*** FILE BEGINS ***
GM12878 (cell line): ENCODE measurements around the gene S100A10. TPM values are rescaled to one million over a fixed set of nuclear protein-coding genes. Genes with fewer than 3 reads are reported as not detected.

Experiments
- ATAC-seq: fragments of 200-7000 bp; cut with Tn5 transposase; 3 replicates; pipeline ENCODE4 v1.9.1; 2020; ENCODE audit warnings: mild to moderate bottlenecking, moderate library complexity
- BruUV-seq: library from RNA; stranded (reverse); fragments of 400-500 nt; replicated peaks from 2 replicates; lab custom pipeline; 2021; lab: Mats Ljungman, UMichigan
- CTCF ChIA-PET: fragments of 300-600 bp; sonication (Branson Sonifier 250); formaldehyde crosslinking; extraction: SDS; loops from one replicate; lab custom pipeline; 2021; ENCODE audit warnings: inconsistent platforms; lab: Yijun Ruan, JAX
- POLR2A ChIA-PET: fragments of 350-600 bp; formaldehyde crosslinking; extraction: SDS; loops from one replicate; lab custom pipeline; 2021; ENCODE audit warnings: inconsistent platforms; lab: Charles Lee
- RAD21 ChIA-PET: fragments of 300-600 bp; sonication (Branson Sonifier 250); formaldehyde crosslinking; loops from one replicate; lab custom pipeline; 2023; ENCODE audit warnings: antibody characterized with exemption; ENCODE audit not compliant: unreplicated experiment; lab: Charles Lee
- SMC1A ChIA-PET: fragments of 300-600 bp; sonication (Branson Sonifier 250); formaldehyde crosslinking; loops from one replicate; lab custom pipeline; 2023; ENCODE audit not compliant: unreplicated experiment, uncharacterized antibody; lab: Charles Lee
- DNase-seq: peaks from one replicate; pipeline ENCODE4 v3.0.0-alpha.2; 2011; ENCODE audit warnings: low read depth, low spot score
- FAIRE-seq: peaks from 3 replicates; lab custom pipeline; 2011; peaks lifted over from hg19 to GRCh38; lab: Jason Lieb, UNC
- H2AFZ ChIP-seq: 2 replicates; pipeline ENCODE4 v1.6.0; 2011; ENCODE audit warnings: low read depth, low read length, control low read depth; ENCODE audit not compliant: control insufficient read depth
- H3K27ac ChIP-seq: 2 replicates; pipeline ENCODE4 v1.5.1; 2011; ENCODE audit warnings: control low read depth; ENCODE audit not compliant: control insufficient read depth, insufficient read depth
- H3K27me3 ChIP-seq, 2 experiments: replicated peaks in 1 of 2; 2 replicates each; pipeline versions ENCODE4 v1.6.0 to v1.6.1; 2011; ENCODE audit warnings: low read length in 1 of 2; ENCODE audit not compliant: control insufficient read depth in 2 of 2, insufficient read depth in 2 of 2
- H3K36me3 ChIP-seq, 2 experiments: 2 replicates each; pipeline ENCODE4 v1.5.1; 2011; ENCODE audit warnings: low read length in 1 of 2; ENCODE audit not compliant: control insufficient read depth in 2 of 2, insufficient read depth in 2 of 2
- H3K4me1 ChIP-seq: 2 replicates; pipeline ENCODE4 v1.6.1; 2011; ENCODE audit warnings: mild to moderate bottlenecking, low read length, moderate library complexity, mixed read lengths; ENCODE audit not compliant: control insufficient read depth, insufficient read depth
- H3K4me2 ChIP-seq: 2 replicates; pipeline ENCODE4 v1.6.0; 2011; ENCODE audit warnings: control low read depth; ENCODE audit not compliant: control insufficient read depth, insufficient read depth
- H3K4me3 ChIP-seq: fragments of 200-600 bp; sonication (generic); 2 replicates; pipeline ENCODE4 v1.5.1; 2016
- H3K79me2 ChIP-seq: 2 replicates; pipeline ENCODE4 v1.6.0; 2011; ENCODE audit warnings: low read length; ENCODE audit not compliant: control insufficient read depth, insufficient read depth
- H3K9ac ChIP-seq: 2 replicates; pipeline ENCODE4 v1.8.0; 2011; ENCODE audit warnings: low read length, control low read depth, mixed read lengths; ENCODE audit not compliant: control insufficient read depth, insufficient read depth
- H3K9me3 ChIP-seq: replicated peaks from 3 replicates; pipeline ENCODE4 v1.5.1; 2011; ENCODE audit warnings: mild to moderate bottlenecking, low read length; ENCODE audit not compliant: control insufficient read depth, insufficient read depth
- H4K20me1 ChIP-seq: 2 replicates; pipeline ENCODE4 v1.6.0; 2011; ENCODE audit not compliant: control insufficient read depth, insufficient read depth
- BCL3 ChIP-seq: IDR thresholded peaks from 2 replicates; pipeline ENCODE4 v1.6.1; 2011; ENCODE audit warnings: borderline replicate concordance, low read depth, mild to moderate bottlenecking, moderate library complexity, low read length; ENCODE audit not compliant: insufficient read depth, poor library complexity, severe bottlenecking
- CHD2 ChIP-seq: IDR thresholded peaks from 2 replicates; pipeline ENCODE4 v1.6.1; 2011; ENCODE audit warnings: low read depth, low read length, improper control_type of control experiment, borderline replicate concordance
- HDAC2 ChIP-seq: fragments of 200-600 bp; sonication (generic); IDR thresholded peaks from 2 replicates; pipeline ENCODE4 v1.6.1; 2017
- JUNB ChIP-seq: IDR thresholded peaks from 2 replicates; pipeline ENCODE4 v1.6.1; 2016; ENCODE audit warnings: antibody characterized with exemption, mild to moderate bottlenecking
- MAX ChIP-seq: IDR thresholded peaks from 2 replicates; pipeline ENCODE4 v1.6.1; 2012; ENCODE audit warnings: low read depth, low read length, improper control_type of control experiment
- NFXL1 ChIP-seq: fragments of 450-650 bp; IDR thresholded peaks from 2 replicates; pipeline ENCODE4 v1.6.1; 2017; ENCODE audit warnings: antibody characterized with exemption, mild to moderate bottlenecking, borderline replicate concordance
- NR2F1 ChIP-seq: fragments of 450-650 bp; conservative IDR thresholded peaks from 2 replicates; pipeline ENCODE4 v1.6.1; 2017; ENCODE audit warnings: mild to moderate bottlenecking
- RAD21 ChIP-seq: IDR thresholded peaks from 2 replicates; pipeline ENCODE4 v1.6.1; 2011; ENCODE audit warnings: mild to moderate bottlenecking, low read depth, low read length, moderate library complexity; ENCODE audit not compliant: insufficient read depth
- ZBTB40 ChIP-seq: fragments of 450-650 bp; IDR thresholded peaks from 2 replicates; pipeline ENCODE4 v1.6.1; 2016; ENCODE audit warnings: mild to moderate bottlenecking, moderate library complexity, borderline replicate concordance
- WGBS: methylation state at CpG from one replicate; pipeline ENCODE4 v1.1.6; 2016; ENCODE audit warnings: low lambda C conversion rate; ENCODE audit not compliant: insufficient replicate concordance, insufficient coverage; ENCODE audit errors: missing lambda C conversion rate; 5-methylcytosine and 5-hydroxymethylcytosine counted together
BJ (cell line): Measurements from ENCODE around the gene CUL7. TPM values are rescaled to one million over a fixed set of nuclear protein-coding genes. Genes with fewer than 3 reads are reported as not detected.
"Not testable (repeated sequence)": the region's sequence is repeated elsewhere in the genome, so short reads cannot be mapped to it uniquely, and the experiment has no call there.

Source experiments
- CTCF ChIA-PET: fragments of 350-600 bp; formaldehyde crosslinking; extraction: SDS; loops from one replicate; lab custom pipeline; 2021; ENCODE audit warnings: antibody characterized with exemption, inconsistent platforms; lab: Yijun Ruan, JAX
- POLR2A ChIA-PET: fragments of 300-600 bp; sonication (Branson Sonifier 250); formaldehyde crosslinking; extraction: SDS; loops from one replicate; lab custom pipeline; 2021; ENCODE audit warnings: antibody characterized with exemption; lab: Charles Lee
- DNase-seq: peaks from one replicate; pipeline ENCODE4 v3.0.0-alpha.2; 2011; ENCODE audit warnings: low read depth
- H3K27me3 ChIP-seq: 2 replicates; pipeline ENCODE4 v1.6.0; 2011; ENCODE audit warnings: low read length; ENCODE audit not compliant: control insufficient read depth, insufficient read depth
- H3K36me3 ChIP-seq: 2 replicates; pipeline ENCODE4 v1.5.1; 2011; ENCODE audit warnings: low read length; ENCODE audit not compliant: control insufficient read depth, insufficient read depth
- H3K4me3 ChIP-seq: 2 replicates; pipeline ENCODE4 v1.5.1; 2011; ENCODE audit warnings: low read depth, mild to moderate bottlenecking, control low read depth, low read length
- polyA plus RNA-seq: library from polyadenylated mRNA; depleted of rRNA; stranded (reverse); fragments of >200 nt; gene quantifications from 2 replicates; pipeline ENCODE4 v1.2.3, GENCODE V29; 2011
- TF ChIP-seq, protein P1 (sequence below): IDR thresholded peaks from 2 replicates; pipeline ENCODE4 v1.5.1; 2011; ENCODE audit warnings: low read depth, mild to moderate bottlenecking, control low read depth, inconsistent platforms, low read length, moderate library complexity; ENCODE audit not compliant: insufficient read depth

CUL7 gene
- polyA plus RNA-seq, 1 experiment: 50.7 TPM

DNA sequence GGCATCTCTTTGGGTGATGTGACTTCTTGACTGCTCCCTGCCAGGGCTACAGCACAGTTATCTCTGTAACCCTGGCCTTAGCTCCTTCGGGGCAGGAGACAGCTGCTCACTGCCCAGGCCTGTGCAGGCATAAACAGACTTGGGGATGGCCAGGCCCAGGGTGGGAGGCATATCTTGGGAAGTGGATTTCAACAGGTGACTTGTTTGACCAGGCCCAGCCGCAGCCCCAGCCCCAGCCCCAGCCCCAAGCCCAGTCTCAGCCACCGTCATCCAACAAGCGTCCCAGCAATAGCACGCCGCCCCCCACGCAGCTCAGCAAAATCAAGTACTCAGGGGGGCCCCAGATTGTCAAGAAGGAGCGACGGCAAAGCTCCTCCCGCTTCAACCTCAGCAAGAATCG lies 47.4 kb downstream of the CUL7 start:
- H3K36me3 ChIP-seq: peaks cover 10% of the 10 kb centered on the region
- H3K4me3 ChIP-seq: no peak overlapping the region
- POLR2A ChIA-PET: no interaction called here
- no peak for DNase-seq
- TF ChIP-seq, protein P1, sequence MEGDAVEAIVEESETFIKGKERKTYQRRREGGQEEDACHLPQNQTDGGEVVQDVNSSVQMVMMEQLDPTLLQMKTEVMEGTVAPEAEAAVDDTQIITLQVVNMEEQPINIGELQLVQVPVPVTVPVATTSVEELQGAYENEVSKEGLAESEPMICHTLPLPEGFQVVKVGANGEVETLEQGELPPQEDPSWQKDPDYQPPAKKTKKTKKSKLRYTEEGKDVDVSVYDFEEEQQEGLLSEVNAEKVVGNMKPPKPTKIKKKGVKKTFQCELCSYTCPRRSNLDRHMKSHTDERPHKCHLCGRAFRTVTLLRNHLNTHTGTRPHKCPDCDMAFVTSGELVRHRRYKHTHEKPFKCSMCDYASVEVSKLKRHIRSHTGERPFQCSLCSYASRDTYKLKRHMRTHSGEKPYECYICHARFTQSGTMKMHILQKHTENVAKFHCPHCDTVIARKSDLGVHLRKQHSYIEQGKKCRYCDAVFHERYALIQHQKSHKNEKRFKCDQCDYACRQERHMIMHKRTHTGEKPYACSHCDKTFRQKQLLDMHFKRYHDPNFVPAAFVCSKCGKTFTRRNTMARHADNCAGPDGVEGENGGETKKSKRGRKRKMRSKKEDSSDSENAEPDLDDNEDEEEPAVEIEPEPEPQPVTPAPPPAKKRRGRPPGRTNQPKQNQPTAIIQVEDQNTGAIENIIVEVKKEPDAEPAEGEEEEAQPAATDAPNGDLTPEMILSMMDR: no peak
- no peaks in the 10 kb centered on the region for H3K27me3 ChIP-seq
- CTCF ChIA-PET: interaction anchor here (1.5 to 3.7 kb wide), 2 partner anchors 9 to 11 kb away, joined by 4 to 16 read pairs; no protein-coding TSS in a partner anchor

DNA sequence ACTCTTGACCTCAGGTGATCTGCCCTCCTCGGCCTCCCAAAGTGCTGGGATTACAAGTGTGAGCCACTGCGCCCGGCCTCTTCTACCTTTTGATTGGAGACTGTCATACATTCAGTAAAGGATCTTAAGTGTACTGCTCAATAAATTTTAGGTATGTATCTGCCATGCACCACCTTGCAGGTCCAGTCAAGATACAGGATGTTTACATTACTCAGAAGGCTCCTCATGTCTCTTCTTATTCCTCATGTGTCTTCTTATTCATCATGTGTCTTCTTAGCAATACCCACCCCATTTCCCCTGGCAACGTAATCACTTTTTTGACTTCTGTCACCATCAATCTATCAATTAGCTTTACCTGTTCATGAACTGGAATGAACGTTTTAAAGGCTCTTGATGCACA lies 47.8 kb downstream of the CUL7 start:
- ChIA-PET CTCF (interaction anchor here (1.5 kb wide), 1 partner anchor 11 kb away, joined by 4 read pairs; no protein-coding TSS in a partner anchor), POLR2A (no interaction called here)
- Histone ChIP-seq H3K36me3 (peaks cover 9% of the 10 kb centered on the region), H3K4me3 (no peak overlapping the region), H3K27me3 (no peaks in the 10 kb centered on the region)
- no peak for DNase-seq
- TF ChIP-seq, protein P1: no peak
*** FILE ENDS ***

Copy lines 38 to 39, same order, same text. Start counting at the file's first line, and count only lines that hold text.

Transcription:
- H3K27me3 ChIP-seq: 2 replicates; pipeline ENCODE4 v1.6.0; 2011; ENCODE audit warnings: low read length; ENCODE audit not compliant: control insufficient read depth, insufficient read depth
- H3K36me3 ChIP-seq: 2 replicates; pipeline ENCODE4 v1.5.1; 2011; ENCODE audit warnings: low read length; ENCODE audit not compliant: control insufficient read depth, insufficient read depth